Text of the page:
Anglo-Saxon origin and came from when the family lived in the West Riding of Yorkshire in the village of Hesselgreave.
Early Origins of the Hasslerig family
Northumberland where they held a family seat as Lords of the Manor of Wotteslade. In 1280, King Edward 1st of England also granted to this north country Clan the Manor of Yetham Corbet. Simon de Hasilrig was progenitor of this distinguished family. CITATION[CLOSE]
Shirley, Evelyn Philip, The Noble and Gentle Men of England; The Arms and Descents. Westminster: John Bower Nichols and Sons, 1866, Print. But by the late 15th century, some of the family were found at Humberstone in Leicestershire. "The manor [of Humberstone] was granted by the Conqueror to Hugh de Grentemaisnel, and was held as part of the honour of Leicester, in 1474, by Sir William Haselrigge." CITATION[CLOSE]
Lewis, Samuel, A Topographical Dictionary of England. Institute of Historical Research, 1848, Print.
Early History of the Hasslerig family
Another 111 words (8 lines of text) covering the years 162 and 1622 are included under the topic Early Hasslerig History in all our PDF Extended History products and printed products wherever possible.
Hasslerig Spelling Variations
hundred years that the English language has been standardized. For that reason, early Anglo-Saxon surnames like Hasslerig are characterized by many spelling variations. As the English language changed and incorporated elements of other European languages, even literate people changed the spelling of their names. Scribes and monks in the Middle Ages spelled names they sounded, so it is common to find several variations that refer to a single person. The variations of the name Hasslerig include: Haselrigg, Haselrigge, Hasselrigg, Hasselrigge, Haslerigg, Haslerigge, Hazelrigg, Hazelrigge, Hazellrigg, Hazlerigg, Hazlerigge, Hazelrig and many more.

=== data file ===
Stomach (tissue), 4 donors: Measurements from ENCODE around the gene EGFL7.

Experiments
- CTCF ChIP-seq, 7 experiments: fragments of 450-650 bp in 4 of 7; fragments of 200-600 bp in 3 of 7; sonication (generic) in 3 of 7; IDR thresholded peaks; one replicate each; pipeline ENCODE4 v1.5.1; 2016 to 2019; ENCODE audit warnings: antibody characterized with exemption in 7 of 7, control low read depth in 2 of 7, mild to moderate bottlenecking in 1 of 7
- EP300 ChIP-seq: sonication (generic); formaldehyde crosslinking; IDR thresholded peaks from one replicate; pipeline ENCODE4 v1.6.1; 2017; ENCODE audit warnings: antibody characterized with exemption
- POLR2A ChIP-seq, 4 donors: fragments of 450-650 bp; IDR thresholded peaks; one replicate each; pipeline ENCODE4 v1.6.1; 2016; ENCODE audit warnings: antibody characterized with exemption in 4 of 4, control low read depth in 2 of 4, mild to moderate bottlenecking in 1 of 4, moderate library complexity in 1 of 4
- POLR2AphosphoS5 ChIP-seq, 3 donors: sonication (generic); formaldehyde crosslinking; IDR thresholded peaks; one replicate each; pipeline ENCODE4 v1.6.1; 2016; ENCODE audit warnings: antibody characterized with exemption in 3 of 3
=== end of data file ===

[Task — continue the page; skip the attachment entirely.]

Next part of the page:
Early Notables of the Hasslerig family (pre 1700)
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Migration of the Hasslerig family to the New World and Oceana
Many English families tired of political and religious strife left Britain for the new colonies in North America. Although the trip itself offered no relief - conditions on the ships were extremely cramped, and many travelers arrived diseased, starving, and destitute - these immigrants believed the opportunities that awaited them were worth the risks. Once in the colonies, many of the families did indeed prosper and, in turn, made significant contributions to the culture and economies of the growing colonies. An inquiry into the early roots of North American families has revealed a number of immigrants bearing the name Hasslerig or a variant listed above: Thomas Hazelrigg, who was born in 1615 in England, and died around 1675 in Northumberland County, Virginia (date of arrival is unknown), as well as Edward Hazelrigg, who arrived in New York State in 1822..
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